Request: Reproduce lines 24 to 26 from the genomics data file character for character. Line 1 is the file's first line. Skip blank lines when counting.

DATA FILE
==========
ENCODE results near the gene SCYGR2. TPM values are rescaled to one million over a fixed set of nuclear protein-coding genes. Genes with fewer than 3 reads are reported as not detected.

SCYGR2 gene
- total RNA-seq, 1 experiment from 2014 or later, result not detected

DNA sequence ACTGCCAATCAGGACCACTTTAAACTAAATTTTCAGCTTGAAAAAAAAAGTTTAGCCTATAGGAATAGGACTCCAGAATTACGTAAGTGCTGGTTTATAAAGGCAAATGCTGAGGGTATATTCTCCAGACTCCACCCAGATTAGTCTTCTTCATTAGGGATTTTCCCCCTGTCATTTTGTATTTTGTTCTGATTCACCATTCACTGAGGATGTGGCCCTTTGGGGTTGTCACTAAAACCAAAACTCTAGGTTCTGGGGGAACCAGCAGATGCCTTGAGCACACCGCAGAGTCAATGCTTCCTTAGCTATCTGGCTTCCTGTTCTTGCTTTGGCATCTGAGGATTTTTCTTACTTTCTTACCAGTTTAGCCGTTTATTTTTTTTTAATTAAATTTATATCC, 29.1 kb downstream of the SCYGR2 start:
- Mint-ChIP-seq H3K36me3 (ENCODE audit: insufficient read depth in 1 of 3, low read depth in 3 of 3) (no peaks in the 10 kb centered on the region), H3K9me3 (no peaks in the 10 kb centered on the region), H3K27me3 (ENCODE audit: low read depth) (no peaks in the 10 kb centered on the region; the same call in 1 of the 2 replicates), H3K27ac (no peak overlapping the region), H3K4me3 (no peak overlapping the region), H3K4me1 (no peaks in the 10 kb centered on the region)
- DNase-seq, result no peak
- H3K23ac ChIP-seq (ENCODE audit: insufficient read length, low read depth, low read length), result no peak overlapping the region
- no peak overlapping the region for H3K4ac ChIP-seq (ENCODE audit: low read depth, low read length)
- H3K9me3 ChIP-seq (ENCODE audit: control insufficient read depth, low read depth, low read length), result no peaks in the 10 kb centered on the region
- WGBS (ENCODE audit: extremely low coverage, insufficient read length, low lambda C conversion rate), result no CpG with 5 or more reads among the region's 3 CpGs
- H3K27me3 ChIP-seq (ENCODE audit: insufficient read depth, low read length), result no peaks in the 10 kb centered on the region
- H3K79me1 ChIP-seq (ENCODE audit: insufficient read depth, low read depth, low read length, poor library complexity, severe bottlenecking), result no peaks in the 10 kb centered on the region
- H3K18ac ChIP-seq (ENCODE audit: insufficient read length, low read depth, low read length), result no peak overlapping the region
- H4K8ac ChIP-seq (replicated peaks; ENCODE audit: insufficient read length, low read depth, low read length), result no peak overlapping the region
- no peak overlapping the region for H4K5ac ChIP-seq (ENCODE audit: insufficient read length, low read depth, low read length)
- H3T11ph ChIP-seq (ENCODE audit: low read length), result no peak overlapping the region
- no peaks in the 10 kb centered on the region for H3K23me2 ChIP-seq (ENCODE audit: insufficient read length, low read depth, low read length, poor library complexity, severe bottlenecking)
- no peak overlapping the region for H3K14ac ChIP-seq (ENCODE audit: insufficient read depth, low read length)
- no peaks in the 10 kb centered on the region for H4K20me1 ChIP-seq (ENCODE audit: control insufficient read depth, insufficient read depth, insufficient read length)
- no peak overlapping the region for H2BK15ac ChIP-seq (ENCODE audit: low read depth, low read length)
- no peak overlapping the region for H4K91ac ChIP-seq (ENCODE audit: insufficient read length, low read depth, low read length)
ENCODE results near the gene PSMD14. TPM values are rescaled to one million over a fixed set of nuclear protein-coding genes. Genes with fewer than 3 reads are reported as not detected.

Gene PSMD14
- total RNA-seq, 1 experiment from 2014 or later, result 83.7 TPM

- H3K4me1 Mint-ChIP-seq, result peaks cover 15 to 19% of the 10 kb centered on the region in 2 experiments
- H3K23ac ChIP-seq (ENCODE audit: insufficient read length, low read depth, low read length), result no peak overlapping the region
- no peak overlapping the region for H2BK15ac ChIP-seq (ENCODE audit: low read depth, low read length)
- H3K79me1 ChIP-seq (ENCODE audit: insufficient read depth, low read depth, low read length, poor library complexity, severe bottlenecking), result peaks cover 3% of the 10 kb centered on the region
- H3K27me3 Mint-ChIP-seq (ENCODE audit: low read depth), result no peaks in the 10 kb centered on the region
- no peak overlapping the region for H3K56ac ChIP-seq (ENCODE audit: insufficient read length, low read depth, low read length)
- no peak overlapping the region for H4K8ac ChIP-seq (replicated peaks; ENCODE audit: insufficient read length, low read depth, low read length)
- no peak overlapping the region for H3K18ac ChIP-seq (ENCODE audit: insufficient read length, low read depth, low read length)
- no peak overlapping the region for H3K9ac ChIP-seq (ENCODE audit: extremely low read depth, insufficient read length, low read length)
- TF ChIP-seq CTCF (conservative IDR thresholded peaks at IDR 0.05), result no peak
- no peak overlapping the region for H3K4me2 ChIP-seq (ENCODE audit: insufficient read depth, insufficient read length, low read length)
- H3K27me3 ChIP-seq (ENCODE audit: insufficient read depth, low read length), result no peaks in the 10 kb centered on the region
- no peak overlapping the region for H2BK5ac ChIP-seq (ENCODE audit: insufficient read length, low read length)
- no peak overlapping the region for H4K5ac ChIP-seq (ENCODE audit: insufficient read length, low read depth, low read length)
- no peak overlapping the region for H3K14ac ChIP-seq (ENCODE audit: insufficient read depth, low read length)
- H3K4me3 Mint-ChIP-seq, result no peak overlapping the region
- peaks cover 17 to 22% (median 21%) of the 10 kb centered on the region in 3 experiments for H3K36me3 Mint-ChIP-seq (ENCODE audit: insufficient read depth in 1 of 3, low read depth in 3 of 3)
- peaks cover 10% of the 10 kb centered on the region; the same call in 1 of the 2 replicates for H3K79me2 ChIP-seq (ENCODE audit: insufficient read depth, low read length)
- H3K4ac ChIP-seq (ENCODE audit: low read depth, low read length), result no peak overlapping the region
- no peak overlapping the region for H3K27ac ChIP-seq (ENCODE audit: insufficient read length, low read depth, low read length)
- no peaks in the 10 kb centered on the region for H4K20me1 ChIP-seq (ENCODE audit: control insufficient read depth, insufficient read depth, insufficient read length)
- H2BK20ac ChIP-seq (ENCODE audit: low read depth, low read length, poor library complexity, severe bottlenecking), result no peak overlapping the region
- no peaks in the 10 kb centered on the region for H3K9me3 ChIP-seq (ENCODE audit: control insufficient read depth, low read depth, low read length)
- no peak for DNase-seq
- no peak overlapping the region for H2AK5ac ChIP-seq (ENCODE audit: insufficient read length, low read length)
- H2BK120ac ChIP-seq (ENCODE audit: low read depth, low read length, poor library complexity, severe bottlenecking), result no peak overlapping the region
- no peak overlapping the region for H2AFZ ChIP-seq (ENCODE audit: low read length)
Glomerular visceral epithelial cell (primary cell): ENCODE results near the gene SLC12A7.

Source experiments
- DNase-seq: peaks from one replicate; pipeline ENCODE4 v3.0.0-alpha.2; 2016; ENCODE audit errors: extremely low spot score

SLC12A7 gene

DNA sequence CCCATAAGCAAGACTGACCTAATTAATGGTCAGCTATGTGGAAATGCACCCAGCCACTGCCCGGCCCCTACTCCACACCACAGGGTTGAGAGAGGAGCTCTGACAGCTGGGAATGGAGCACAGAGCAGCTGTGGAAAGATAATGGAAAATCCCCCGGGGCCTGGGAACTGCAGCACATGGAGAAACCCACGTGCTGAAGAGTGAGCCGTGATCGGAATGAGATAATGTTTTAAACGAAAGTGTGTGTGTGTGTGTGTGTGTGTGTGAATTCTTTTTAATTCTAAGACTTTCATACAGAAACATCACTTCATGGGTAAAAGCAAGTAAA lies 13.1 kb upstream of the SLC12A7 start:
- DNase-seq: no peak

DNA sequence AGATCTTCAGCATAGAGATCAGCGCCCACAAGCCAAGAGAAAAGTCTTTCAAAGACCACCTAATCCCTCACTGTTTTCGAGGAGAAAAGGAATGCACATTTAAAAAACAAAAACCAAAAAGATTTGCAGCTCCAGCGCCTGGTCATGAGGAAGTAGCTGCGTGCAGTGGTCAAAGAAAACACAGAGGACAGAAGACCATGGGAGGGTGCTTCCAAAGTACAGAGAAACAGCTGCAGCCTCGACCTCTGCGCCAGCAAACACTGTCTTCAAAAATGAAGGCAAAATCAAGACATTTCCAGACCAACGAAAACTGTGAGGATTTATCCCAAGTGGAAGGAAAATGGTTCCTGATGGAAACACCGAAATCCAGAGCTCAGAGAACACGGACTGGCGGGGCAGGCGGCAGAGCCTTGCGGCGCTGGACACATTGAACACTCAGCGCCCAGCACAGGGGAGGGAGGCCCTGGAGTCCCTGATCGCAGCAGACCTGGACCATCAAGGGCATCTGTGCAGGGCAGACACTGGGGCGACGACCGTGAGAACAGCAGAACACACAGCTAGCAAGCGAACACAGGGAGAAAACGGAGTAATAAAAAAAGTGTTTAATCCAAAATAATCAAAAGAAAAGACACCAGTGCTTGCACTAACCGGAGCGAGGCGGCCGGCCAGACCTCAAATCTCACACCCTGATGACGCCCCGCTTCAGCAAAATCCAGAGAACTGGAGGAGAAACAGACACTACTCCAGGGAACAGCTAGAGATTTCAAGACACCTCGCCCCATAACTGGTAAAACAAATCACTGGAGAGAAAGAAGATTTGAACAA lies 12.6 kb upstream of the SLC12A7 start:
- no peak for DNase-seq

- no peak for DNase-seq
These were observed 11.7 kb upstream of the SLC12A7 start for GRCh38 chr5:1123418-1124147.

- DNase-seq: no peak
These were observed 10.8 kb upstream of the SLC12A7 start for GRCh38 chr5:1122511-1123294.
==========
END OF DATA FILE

- total RNA-seq, 1 experiment from 2014 or later, result 83.7 TPM

- H3K4me1 Mint-ChIP-seq, result peaks cover 15 to 19% of the 10 kb centered on the region in 2 experiments
- H3K23ac ChIP-seq (ENCODE audit: insufficient read length, low read depth, low read length), result no peak overlapping the region